U.S. President-elect Donald Trump claimed without providing evidence that he would have won the popular vote if millions of illegal votes were excluded, hours after criticizing an effort to recount votes in three battleground states.
In addition to winning the Electoral College in a landslide, I won the popular vote if you deduct the millions of people who voted illegally, Trump, a Republican, told his 16 million Twitter followers Sunday. In a subsequent tweet, he claimed the media wasnt reporting serious voter fraud in the Democratic-leaning states of California, New Hampshire and Virginia.
Trump offered nothing to back up his allegations of wrongdoing in the Nov. 8 election — one that returned to his pre-election mantra of a rigged result. Although Trump beat Democrat Hillary Clinton 306-232 in the state-by-state Electoral College, the former secretary of state leads Trump by more than 2.2 million votes in the nationwide popular vote, according to a running tally by the non-partisan Cook Political Report. A Trump spokesman didnt immediately respond to a request for comment.
Cook shows Clinton with 64.65 million total votes to Trumps 62.42 million, or a lead of 48.2 percent to 46.5 percent. Third-party and other candidates received 7.19 million votes, or about 5.4 percent. In 13 swing states, Trump won 48.4 percent of the vote to Clintons 46.6 percent.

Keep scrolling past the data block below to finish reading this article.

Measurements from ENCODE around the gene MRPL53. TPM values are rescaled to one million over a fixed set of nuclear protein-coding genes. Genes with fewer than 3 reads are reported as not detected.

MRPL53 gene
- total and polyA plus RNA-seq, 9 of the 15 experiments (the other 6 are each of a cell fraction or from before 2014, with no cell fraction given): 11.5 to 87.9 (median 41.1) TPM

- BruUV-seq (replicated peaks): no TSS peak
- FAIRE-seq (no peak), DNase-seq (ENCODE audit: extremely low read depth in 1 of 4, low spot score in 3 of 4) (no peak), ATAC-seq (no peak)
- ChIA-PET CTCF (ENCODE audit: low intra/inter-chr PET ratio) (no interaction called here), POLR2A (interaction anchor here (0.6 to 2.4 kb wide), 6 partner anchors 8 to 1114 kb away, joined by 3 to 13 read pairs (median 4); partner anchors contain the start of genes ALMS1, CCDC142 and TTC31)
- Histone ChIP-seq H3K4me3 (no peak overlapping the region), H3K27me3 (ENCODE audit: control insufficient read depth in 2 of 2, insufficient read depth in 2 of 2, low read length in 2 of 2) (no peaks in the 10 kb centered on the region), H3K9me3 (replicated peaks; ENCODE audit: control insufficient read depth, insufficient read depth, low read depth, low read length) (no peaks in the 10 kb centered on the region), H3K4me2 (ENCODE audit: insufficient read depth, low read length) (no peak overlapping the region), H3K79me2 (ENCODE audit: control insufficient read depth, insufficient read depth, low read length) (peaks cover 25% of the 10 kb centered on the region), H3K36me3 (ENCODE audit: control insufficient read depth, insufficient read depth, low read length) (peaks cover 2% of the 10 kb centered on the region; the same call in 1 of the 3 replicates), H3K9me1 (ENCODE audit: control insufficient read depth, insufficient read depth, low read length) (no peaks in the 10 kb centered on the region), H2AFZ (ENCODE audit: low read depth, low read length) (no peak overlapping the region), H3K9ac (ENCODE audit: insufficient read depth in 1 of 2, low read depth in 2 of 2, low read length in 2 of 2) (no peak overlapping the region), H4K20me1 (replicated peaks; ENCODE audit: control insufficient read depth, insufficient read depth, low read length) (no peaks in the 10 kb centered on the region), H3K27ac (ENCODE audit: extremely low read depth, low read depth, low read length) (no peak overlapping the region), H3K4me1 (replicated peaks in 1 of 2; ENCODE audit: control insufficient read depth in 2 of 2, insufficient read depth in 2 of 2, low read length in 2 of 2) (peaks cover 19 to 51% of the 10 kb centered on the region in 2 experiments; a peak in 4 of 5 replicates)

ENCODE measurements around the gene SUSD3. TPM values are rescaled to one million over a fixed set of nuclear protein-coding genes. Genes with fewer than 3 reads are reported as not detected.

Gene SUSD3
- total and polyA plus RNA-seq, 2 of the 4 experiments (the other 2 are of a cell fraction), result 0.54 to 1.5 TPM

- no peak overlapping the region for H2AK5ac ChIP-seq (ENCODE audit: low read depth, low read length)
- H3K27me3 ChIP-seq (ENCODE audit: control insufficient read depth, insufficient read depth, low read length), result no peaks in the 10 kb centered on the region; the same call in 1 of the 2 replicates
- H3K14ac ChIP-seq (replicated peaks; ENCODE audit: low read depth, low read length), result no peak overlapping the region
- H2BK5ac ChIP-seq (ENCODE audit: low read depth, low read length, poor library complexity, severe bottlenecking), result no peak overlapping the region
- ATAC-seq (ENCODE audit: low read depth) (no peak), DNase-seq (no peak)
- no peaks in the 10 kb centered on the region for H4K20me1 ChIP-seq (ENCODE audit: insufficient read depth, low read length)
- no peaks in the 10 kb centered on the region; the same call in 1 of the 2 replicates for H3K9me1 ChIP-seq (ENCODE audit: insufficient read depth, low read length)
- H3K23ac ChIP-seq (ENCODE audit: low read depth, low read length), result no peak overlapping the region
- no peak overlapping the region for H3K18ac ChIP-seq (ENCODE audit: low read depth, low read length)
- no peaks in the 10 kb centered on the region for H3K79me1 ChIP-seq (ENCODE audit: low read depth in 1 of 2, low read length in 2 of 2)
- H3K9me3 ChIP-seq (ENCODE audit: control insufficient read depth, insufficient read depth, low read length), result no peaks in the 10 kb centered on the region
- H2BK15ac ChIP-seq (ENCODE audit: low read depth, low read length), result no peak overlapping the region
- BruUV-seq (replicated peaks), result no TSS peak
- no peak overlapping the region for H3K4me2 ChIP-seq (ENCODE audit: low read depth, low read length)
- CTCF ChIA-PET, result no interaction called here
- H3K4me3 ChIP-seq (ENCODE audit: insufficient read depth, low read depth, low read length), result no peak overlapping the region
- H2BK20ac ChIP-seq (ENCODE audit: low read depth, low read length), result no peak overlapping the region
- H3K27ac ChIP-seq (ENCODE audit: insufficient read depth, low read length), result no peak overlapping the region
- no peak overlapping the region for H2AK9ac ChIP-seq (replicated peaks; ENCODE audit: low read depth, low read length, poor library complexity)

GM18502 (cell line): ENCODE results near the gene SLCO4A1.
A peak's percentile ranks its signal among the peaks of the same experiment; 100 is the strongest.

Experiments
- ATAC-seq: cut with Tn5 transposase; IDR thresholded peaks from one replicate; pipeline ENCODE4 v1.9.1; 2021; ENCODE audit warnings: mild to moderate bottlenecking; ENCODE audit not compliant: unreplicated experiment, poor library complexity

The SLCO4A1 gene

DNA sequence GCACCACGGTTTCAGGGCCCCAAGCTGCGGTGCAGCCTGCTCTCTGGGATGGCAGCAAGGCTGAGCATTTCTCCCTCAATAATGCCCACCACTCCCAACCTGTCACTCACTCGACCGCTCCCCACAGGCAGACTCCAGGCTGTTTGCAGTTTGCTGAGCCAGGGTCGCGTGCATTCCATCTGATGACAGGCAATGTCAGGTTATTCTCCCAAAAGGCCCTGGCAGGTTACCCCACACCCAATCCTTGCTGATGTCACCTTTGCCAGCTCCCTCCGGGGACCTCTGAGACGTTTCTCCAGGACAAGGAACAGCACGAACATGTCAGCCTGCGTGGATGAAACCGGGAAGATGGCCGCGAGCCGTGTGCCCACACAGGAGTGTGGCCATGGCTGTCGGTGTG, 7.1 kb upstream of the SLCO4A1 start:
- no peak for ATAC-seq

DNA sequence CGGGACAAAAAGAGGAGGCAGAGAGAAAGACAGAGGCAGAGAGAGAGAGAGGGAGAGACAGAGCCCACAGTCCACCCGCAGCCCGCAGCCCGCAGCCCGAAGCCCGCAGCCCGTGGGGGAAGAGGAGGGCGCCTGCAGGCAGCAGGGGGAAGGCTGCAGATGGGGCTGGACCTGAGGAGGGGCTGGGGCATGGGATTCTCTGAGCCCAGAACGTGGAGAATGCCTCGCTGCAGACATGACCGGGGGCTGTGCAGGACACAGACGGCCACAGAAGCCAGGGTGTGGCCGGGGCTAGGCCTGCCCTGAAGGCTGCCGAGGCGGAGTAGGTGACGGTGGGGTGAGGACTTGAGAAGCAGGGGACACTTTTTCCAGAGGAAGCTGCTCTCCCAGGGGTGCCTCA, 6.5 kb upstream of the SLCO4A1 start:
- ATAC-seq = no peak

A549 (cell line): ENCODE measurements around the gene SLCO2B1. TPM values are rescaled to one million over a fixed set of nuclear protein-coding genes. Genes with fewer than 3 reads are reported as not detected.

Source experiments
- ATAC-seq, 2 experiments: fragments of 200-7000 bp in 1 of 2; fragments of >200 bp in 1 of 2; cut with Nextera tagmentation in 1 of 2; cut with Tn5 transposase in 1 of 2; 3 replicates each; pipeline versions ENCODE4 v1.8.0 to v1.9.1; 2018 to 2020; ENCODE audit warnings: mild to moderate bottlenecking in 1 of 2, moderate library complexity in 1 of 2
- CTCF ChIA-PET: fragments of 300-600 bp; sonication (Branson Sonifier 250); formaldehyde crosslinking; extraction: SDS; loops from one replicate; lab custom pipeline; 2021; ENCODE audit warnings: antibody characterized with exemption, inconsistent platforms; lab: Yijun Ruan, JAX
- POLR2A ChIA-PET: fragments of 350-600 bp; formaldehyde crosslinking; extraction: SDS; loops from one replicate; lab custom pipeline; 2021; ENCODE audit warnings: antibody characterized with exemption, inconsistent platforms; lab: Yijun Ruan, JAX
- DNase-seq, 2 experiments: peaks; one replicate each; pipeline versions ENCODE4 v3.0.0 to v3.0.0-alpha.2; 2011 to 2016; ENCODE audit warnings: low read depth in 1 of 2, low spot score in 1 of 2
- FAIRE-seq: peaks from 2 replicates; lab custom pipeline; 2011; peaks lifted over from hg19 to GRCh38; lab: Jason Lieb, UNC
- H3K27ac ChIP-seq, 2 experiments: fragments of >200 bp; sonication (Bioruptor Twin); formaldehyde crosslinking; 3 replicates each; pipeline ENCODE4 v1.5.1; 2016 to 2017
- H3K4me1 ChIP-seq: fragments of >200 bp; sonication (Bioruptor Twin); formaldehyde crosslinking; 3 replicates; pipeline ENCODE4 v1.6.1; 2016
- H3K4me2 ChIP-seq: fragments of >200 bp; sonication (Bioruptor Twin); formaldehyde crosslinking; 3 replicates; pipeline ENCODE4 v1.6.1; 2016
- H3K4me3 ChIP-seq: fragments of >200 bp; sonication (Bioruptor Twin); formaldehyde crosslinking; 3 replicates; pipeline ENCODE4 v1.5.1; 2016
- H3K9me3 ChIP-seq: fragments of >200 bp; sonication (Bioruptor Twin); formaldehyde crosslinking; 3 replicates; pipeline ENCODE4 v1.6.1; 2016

Earlier on Sunday, Trump had criticized recounts proposed for Michigan, Pennsylvania and Wisconsin, which are being spearheaded by Green Party candidate Jill Stein — an effort that Clintons campaign said Saturday it would join.
In seven early-morning Twitter posts, Trump recounted previous comments by Clinton on the need to accept the election results, culminating in her concession speech on Nov. 9. So much time and money will be spent — same result! Sad, Trump concluded. On Saturday, he called the Green Partys recount efforts a scam to fill up their coffers.
The president-elect spent the weekend at his Mar-a-Lago estate in Palm Beach, Florida, and returned to New York late Sunday. Several potential hires are due to visit Trump Tower in midtown Manhattan on Monday to interview for administration posts, including John Allison, a former chief executive of BB&T Corp.; Paul Atkins, a former Securities and Exchange commissioner; and David Clarke, the sheriff of Milwaukee County, Wisconsin.
Trump aides on Sunday fanned out across political talk shows to cast cold water on the recount efforts.
The effort was confounding and disappointing, Trump senior adviser Kellyanne Conway said on NBCs Meet the Press. It turns out Team Hillary and their new BFF Jill Stein cant accept reality, Conway said Saturday in a statement.
Stein has raised more than $6.1 million for her recount effort, with a $7 million goal, according to a running tally on her website.
Clintons campaign will participate in the recount in order to ensure the process proceeds in a manner that is fair to all sides, Clinton campaign lawyer Marc Elias said Saturday.
Elias, in a post on the blogging website Medium, added that he doesnt expect the action to overturn Trumps election. He also detailed exhaustive efforts already undertaken by the Democrats team to assure the validity of the vote.
Clintons campaign hadnt planned to initiate the recounts on its own because it hasnt found any actionable evidence of hacking or outside attempts to alter the voting technology, Elias wrote.
A senior administration official, meanwhile, said in a statement that the government didnt observe any increased level of malicious cyber-activity aimed at disrupting the election on election day and believes the elections were free and fair from a cyber-security perspective.